Spot It!2020/12/25

Rules of the Game

Spot It! or Dobble is a game where players must find the common symbol between two cards.

The only common symbol is .

Interestingly, the game’s manual states that

  1. There are 55 cards, with each card having 8 different symbols.
  2. Between any 2 cards, there is exactly 1 matching symbol.

But there is no mention to how many symbols there are in the entire deck.

So how many symbols are there?

An Upper Bound

A trivial case would be if every single card had, say, a , and each card’s other 7 symbols were all different. In this case, the deck would have total symbols.

Every card contains a , and here 36 unique symbols are used.

But anyone who’s played the game knows that the deck isn’t structured like this. The answer isn’t unique, and the more interesting question is:

What is the smallest possible number of unique symbols?

is the first upper bound.

Every pair of cards has a matching symbol, and only 30 unique symbols are used.

A Lower Bound

Constructing cards one by one offers some more insight into the problem. Start with a card with 8 random symbols.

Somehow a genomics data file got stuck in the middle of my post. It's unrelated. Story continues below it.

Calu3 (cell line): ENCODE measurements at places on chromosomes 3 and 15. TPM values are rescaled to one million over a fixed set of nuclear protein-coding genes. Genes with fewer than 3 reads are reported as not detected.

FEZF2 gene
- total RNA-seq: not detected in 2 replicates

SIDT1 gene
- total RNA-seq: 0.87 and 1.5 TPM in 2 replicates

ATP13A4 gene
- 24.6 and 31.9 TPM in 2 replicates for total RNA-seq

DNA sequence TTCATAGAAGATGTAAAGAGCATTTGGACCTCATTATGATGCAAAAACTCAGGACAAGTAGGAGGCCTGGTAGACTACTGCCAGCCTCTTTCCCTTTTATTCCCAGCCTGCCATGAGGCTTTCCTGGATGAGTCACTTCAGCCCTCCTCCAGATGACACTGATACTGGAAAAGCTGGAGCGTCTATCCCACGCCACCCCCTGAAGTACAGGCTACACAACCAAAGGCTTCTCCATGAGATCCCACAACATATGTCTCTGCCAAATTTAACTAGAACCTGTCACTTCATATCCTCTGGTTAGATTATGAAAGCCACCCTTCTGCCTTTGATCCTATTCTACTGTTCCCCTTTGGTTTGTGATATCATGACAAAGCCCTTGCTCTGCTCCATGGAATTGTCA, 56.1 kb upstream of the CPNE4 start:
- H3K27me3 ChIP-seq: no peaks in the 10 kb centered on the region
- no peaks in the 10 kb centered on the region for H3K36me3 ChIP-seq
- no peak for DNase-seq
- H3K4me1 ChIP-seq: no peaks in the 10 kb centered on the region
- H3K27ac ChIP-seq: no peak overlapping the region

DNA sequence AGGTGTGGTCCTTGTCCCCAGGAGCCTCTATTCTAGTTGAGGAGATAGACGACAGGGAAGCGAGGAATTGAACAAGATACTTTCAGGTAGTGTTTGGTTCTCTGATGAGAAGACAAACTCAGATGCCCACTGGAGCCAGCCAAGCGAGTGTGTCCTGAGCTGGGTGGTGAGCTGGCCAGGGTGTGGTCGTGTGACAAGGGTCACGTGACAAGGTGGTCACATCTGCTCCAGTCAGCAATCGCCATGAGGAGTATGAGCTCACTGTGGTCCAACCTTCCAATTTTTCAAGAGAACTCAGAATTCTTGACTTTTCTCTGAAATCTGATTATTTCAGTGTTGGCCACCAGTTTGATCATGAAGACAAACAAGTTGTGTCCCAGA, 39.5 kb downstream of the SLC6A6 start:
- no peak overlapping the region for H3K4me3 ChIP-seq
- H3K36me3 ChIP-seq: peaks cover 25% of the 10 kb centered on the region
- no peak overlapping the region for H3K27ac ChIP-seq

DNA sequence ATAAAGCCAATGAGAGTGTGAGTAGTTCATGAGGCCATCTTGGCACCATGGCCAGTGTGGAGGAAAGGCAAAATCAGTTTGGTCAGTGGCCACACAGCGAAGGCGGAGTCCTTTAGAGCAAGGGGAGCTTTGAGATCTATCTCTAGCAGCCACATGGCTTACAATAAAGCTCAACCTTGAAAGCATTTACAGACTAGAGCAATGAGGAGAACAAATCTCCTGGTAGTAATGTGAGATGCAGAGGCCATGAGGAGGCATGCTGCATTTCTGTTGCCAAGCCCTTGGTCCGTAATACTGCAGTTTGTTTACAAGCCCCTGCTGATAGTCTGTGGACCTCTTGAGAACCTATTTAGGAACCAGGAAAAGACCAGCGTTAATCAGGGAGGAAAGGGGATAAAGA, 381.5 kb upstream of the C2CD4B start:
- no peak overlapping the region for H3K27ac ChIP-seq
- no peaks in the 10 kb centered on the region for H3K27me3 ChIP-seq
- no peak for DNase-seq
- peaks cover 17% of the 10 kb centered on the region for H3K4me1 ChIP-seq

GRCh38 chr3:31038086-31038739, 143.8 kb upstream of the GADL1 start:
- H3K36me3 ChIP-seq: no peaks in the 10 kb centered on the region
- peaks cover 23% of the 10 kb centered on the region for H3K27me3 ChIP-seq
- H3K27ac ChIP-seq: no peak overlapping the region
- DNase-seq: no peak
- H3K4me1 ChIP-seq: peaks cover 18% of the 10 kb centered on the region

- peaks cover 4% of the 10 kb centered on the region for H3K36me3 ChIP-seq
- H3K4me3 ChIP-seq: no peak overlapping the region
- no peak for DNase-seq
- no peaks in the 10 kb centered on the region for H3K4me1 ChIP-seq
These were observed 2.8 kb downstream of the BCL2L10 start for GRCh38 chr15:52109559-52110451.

The next card constructed will contain a symbol from the first card, along with 7 new symbols.

The next card will contain a symbol from each of previous 2 cards, along with 6 new symbols.

Do the same to create another card.

This process can go on until 9 cards have been made, utilizing 36 unique symbols, and it shows that 36 is the fewest number of symbols required to build a deck of 9 cards. Unfortunately, this algorithm stops at 9 cards. It is impossible to add a 10th card without editing the some of the 9 cards already made. (Try to add a 10th card, keeping in mind that every preexisting symbol appears exactly twice.)

Thus is the first lower bound.

Partitioning the Deck

The next idea to try involves splitting up the deck into small groups and analyzing those groups. First, one card is chosen at random.

Every other card in the deck shares exactly one of the 8 symbols with this card. For example, one group of cards all contain a , while another group of cards all contain a . This partitions the other 54 cards into 8 groups, based on which symbol is shared.